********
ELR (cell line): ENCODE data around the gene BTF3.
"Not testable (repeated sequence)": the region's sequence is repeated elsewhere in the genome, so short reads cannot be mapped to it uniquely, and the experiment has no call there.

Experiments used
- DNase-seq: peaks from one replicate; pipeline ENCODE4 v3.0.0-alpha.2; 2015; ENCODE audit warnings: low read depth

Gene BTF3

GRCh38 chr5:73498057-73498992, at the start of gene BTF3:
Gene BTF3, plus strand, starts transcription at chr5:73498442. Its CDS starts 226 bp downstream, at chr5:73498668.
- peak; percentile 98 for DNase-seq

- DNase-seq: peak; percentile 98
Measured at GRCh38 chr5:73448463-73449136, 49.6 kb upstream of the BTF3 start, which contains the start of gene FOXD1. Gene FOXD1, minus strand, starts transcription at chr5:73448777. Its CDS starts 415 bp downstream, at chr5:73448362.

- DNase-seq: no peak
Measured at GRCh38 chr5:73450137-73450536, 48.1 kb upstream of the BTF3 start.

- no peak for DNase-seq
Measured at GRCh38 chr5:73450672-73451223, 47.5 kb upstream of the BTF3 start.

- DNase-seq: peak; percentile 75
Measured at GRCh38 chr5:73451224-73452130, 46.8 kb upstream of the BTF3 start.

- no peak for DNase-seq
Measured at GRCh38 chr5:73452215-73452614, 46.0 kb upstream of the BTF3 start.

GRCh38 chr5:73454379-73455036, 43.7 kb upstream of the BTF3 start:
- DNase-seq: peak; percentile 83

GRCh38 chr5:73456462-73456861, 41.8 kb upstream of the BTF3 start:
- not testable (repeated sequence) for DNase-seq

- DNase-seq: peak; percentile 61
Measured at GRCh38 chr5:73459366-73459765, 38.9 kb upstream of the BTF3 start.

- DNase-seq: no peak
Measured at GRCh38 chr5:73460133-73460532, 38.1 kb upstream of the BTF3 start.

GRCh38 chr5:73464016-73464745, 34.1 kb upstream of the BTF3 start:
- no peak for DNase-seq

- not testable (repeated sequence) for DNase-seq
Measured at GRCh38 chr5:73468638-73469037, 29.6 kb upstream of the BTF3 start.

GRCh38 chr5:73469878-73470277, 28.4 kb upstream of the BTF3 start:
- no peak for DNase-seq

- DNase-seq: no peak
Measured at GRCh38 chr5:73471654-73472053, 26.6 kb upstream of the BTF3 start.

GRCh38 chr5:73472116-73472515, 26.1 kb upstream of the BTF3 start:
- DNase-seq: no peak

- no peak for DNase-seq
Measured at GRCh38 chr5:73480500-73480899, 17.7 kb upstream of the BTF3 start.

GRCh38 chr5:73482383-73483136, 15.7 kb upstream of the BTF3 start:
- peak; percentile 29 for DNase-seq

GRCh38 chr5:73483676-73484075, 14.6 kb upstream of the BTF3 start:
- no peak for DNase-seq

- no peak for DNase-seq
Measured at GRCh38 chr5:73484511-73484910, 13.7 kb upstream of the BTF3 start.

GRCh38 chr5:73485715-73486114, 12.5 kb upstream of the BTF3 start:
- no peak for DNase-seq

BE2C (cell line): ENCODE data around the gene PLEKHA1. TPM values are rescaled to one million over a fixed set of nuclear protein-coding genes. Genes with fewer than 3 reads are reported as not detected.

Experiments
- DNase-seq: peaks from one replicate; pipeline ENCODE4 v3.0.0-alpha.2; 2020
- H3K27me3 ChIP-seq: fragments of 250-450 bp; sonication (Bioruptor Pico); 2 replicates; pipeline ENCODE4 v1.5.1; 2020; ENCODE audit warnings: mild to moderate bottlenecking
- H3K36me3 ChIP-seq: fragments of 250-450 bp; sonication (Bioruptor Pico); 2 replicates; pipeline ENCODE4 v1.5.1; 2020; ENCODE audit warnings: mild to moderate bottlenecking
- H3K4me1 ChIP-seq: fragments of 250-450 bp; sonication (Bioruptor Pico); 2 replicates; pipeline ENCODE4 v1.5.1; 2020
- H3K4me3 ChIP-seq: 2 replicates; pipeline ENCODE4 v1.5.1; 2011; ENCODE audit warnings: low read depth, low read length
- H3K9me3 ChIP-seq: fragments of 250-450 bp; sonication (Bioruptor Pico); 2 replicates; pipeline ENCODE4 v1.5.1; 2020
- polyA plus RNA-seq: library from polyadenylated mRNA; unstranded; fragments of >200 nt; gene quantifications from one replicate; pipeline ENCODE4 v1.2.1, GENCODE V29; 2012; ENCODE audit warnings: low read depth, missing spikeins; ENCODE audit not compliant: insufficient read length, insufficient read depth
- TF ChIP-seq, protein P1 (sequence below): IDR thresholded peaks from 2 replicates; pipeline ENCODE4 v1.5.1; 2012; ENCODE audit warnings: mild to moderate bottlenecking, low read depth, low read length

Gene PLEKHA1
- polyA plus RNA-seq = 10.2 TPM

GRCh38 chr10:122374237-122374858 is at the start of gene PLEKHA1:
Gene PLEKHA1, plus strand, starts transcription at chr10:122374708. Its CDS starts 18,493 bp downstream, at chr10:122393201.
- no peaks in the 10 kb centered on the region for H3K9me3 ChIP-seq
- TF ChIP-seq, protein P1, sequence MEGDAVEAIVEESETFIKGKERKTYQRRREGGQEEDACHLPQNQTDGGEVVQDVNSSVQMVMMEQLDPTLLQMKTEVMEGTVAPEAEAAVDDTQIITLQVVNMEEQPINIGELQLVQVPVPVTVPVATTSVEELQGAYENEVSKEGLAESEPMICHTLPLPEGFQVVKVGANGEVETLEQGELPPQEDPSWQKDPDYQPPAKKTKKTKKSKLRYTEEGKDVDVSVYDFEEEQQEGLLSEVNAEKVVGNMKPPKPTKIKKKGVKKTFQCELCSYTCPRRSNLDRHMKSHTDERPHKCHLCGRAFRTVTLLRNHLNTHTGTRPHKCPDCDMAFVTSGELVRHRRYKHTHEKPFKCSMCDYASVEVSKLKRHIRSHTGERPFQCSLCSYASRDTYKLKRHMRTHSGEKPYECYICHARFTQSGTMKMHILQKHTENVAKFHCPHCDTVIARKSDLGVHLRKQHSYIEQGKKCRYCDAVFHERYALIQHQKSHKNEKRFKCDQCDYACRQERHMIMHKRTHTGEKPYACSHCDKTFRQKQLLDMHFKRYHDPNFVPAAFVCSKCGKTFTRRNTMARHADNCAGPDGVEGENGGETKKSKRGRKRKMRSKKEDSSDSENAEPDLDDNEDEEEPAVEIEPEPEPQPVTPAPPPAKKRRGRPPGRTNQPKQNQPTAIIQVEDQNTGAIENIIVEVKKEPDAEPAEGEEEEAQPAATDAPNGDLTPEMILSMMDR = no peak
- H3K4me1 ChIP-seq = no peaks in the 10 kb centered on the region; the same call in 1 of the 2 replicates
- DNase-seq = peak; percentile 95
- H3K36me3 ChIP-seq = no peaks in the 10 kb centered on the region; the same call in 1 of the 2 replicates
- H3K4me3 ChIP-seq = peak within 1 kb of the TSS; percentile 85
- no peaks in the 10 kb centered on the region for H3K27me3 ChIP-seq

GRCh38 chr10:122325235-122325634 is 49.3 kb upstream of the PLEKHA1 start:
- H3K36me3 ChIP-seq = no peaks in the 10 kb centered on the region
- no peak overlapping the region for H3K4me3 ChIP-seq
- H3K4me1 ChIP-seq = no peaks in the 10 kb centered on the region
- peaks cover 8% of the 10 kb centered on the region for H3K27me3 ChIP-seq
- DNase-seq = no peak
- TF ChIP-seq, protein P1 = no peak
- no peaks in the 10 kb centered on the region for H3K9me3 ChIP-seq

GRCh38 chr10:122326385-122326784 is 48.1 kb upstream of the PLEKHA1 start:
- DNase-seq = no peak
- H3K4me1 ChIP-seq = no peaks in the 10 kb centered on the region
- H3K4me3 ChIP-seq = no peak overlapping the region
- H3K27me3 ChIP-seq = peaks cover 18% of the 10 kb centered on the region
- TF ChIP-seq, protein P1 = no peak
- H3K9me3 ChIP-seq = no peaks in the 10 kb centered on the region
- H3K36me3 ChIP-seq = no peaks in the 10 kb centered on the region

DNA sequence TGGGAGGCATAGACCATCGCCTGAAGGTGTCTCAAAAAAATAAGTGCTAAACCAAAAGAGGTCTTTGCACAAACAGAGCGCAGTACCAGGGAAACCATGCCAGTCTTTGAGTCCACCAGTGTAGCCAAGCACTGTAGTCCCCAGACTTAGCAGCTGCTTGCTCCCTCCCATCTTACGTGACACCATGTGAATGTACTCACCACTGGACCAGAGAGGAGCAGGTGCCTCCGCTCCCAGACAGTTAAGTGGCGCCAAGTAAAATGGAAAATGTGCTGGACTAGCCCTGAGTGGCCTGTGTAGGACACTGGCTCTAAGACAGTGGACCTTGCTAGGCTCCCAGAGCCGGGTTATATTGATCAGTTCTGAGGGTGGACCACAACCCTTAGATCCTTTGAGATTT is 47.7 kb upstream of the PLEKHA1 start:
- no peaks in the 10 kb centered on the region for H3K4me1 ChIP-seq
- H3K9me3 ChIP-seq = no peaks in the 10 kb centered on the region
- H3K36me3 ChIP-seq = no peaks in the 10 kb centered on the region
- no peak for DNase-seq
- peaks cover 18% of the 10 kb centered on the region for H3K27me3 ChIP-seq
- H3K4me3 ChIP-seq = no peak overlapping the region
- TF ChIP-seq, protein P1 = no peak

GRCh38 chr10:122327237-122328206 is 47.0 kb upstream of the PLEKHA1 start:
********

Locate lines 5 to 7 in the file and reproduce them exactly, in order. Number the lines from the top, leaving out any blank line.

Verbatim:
Gene BTF3

GRCh38 chr5:73498057-73498992, at the start of gene BTF3:
Gene BTF3, plus strand, starts transcription at chr5:73498442. Its CDS starts 226 bp downstream, at chr5:73498668.